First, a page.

The percentages of taxonomic classes detected in the sequences of the clone libraries are reported in Figure Figure2.2. Seven classes were represented in both soil and stem + leaf communities, and 4 of them were also found in nodules. Alphaproteobacteria were dominant in nodules (as expected, due to the presence of high titres of the symbiotic alphaproteobacterium S. meliloti) and in stems + leaves. Also in soil Alphaproteobacteria were highly prevalent, but Acidobacteria and Crenarchaeota were also abundant. Flavobacteria were found only in nodules, however a low presence in the other environments cannot be excluded, especially in relation to the lower coverage of the respective libraries. Beta- and Gammaproteobacteria and Actinobacteria were found in all three libraries.

Figure 2
Representation of bacterial divisions in the 16 S rRNA gene clone libraries. The percentage of clones accounting for each division with respect to its origin (nodule, stems + leaves, soil) is reported.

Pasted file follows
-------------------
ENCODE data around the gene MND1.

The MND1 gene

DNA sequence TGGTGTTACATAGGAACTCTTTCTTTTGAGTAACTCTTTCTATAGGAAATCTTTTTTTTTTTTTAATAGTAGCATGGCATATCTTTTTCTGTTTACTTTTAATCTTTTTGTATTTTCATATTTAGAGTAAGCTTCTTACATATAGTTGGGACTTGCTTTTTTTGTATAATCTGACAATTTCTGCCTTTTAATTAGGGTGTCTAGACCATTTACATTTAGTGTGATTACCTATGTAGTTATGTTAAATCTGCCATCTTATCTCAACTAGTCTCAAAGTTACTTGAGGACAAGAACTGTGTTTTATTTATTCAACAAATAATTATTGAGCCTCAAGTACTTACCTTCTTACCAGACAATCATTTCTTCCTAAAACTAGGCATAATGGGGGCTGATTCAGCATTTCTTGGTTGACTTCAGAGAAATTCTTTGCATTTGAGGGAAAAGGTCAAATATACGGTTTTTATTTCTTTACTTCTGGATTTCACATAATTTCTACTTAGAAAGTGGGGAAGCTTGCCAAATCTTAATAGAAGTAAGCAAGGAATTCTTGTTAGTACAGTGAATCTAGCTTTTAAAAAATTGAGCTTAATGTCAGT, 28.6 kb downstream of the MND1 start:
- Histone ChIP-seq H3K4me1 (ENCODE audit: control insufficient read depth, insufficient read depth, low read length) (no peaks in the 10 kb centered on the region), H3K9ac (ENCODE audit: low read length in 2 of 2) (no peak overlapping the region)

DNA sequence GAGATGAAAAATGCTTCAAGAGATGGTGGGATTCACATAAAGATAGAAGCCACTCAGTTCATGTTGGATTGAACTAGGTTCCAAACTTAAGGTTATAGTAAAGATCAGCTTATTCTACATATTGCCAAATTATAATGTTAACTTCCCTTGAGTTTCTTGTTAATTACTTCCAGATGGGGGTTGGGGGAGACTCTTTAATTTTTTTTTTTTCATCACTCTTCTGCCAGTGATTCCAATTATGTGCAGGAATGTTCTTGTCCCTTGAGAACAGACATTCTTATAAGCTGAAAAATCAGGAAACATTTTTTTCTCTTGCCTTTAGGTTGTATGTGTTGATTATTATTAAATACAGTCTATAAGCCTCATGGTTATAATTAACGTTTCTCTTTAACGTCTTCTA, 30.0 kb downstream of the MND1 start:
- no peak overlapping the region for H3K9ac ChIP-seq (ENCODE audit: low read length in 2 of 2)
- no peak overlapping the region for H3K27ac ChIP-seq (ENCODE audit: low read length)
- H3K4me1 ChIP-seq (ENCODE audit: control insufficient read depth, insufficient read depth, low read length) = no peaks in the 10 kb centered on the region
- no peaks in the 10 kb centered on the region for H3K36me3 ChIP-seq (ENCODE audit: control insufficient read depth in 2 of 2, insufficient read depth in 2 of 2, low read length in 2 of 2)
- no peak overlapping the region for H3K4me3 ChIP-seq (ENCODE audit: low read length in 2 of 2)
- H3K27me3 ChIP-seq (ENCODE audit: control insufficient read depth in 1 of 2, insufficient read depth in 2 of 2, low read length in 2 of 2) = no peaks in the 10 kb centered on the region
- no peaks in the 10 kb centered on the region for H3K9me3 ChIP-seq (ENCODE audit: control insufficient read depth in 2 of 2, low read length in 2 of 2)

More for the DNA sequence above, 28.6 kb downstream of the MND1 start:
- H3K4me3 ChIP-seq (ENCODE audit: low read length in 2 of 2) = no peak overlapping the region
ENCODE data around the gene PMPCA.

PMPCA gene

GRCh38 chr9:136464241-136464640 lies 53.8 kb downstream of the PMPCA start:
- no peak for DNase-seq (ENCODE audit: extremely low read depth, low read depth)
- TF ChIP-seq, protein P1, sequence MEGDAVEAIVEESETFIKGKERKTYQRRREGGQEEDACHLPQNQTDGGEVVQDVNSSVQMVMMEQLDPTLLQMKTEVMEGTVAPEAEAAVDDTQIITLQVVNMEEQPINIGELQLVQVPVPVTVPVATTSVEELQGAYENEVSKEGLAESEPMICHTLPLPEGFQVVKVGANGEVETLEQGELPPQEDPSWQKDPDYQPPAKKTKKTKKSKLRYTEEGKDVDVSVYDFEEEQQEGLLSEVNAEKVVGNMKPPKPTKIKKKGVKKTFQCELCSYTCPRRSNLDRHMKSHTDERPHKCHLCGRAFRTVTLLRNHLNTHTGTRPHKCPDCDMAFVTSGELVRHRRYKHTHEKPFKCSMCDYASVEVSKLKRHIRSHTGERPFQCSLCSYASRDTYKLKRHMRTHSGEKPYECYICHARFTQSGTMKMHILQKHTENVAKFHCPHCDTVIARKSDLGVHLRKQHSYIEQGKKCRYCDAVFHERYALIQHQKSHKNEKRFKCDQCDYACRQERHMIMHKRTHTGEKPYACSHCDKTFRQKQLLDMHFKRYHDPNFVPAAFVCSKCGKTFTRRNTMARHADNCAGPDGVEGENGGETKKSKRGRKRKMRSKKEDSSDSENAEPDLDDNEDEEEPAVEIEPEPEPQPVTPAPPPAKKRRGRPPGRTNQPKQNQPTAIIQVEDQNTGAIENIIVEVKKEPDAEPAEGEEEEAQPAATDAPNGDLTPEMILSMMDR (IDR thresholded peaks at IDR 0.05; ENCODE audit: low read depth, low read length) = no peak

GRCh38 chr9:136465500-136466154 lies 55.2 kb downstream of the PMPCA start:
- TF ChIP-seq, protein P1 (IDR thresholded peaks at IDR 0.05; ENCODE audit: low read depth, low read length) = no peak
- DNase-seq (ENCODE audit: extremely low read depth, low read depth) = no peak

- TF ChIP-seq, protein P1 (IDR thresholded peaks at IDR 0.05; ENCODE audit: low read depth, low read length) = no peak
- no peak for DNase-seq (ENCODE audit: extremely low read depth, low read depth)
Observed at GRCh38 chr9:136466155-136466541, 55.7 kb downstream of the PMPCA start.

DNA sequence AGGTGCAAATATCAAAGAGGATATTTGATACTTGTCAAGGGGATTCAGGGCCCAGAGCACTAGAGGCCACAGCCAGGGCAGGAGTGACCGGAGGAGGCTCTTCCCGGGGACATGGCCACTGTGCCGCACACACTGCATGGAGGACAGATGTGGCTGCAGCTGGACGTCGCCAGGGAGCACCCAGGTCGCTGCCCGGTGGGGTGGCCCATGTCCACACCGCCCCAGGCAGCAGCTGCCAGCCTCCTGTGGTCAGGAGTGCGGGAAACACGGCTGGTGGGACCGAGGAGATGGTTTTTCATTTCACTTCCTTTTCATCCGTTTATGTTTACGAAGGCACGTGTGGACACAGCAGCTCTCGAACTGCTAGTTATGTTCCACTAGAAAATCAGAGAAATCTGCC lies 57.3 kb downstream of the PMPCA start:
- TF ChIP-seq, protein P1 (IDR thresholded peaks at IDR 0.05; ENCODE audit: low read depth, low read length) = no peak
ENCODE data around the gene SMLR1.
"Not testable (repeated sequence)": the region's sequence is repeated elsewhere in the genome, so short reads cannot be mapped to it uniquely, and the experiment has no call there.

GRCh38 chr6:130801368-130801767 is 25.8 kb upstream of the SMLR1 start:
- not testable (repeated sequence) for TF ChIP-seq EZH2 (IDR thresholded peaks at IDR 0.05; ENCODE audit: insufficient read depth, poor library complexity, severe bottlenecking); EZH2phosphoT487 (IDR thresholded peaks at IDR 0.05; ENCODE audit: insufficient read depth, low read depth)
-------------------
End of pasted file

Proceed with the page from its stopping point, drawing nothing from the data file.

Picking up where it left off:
Concerning Alphaproteobacteria, only members of the Rhizobiaceae family were found in nodules, with all sequences assigned, as expected, to the Sinorhizobium/Ensifer genus (Figure (Figure3).3). Alphaproteobacteria present in soil belonged to the Rhizobiaceae, Bradyrhizobiaceae, Methylocystaceae, Hypomicrobiaceae and Caulobacteraceae families. Rhizobiaceae, Aurantimonadaceae and Methylobacteriaceae, all belonging to the Rhizobiales, plus taxa of the order Sphingomonadales, were found in the stem + leaf library. The absence of sequences assigned to the Sinorhizobium/Ensifer genus from stem + leaves and soil libraries, though this species was found by qPCR in both these environments (see the following paragraph), could be due to its low abundance and to the relatively low coverage of clone libraries.

Figure 3
Distribution of the recovered families inAlphaproteobacteriawith respect to their origin (nodule, stems + leaves, soil). The percentage of clones present in the libraries for each family is reported.

Detection and diversity of sinorhizobium meliloti in soil and plant tissues